Travelling to Englefeld Tuesday for a Board meeting was another exciting opportunity to discuss the impending transition the school division is making toward becoming part of Horizon School Division beginning the 2018-19 school year. When amalgamation was looming in the spring of this year, there was great trepidation in many school divisions across the province. Now that it seems to be a distant memory, two school divisions have decided to make it so. To our families and communities, know that this is no small feat but a culmination of years of relationship building. These Boards have strengthened their partnerships and paved the way for this transition. In working with them, I know they are comprised of people who are as passionate as any I know around doing what is best for students. As the processes move forward, I know it will be incumbent upon all of us to ensure their shared and inspired passions and visions remain focused on ensuring the high quality of education both systems pride themselves on. As British novelist and poet, Charlotte Bronte put it, “There are certain natures of which the mutual influence is such, that the more they say, the more they have to say. For these out of association grows adhesion, and out of adhesion, amalgamation.”

As I mentioned, travelling to Punnichy Community High School was an uplifting event on Thursday. The gymnasium project benefitted from a grant through the Canada 150 Community Infrastructure Program, which provided approximately 50% of the funds needed for the project. Horizon’s Board contributed the other 50% of the renovation cost which brought with it a new gym floor, new doors, high-efficiency lighting and a number of other improvements to a facility that is used by students, staff and the community at large for a number of activities and functions. To celebrate the project, I was grateful to be joined by some of my staff and Horizon Trustees, Albert Pinacie, Jolene Koopman, Paul Crow-Buffalo and Nathan Bitternose, as well as members of the surrounding community, including Chief McNab from George Gordon’s and Councillor David Crow-Buffalo of Day Star First Nation. As part of the ceremony, we enjoyed an honour song and round dance lead by the Buffalo Drum Group, which included some of our own students. It never ceases to amaze me the unique and wonderful talents exhibited by the youth in Horizon and across our country.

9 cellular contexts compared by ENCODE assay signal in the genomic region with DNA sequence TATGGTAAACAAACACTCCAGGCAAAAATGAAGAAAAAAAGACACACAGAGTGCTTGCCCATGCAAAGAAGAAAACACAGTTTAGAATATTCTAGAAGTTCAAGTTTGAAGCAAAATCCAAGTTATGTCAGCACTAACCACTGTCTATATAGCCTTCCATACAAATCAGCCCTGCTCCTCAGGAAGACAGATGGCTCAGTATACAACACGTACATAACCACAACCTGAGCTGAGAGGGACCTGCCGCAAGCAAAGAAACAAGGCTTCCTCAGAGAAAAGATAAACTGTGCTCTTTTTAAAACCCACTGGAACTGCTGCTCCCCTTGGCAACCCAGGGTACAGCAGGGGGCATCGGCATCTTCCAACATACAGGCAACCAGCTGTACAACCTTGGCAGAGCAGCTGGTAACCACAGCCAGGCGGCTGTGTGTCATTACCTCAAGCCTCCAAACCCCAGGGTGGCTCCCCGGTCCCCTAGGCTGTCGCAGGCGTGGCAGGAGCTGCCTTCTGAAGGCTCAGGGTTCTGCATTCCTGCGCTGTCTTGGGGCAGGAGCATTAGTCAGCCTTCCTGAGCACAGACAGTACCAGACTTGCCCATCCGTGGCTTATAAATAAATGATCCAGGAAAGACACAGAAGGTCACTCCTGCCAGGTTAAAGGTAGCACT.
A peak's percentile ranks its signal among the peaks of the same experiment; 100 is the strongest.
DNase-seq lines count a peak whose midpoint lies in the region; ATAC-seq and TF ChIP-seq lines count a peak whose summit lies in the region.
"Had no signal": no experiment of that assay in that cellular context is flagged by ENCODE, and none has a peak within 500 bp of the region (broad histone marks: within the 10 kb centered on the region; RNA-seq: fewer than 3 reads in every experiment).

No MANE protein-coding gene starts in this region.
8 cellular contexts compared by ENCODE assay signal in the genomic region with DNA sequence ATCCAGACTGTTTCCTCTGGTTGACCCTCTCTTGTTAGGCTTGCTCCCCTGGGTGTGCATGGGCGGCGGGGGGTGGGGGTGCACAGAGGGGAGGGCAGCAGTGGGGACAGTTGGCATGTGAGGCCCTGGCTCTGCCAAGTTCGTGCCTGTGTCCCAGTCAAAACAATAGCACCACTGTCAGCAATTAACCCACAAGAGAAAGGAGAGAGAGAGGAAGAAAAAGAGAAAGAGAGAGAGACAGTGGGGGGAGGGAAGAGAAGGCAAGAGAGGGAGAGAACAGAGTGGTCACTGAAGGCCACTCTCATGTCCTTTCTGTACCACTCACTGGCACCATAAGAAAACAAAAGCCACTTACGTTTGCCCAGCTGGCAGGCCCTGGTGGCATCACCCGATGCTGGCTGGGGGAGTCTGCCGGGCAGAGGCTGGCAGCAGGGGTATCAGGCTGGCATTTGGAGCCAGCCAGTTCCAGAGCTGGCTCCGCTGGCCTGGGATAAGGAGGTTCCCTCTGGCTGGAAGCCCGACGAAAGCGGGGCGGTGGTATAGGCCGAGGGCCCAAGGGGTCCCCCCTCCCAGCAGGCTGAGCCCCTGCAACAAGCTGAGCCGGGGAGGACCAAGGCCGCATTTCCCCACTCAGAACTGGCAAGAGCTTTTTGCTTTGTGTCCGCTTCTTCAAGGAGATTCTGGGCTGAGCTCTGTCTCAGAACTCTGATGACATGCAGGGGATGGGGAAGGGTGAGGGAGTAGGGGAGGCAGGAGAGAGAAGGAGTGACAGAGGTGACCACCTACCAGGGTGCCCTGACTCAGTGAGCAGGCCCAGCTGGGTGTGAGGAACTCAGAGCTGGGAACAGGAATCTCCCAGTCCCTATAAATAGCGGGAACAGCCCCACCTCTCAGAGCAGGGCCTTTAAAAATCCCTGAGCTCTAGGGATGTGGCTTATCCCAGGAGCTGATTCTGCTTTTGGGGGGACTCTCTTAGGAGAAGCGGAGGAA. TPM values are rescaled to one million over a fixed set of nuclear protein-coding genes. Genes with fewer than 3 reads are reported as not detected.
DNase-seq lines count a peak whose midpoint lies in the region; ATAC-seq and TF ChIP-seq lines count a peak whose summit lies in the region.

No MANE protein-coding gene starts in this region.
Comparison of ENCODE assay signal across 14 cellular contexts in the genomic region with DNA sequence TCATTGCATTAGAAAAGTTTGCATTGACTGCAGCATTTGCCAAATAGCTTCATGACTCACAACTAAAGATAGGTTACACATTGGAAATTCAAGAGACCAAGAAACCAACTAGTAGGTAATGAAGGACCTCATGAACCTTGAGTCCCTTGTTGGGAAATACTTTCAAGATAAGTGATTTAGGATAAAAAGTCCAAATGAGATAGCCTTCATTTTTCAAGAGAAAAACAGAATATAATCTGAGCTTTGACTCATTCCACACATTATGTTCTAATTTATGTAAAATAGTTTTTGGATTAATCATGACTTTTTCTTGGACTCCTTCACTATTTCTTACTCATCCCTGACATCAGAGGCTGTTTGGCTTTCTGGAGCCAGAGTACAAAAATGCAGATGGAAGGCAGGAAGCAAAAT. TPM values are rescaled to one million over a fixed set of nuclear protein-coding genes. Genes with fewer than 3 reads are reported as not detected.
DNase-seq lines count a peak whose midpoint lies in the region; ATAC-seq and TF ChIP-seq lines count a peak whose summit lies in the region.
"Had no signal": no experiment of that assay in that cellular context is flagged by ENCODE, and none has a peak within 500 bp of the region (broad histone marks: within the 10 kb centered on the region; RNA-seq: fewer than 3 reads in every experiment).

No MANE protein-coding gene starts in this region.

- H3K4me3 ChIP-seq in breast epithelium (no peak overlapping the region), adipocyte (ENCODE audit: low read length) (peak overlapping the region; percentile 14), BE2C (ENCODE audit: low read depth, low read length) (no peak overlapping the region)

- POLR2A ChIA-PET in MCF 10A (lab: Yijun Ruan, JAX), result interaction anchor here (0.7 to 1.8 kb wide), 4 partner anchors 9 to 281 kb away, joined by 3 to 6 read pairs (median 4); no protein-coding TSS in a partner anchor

I have been involved in one other round dance last spring at our Aboriginal Day flag raising ceremony at the Horizon office. I know that I have observed our communities across Horizon lead in numerous humanitarian efforts such as Pride events, Terry Fox Runs, Anti-bullying events, and cultural events. I thought it was fitting that, on Friday, our office staff joined this particular humanitarian effort and wore orange in recognition of Orange Shirt Day. Across our system, the coordination of events to honour Orange Shirt Day in our classrooms and schools took place and I want to thank our staff and our students for the encouraging conversations I know were had around this important societal issue.

Shirts of other colors have been worn over the past few weeks in support of the Terry Fox Foundation for cancer research. I am very aware of the work that our young people and staff have done to raise money to support this worthwhile foundation. Their efforts and those of our communities, combined with the donations of so many have gone a long way to provide a future for those of us, who like me, have been impacted by the disease. At the same time, I know more needs to be done and I am grateful our schools continually rise to the challenge. I think of some of our young people and staff who are still battling. I also think of former staff members like Muenster librarian, Brenda Britz who recently retired and lost her own battle this past week. She is sadly missed in our schools and communities and our thoughts go out to her family and loved ones at this most difficult time.

As I wrap up this week, I hearken back to a story I heard on Saturday; still another act of utter human kindness. Volleyball athletes from Muenster School provided care packages to the girls’ team from Annaheim in order to support their peers who continue to grieve the loss of their coach and teacher, Mr. Ricky Block. As Ghandi once said, “You must not lose faith in humanity. Humanity is like an ocean; if a few drops of the ocean are dirty, the ocean does not become dirty.” I remain humbled by the humanity that I am witness to every day in Horizon by adults and youth, alike.

Have a great week, everyone.

- Kevin

Kevin C. Garinger, B.Ed, M.A.Ed
Director of Education/CEO
Horizon School Division No. 205
Kevin.garinger@horizonsd.ca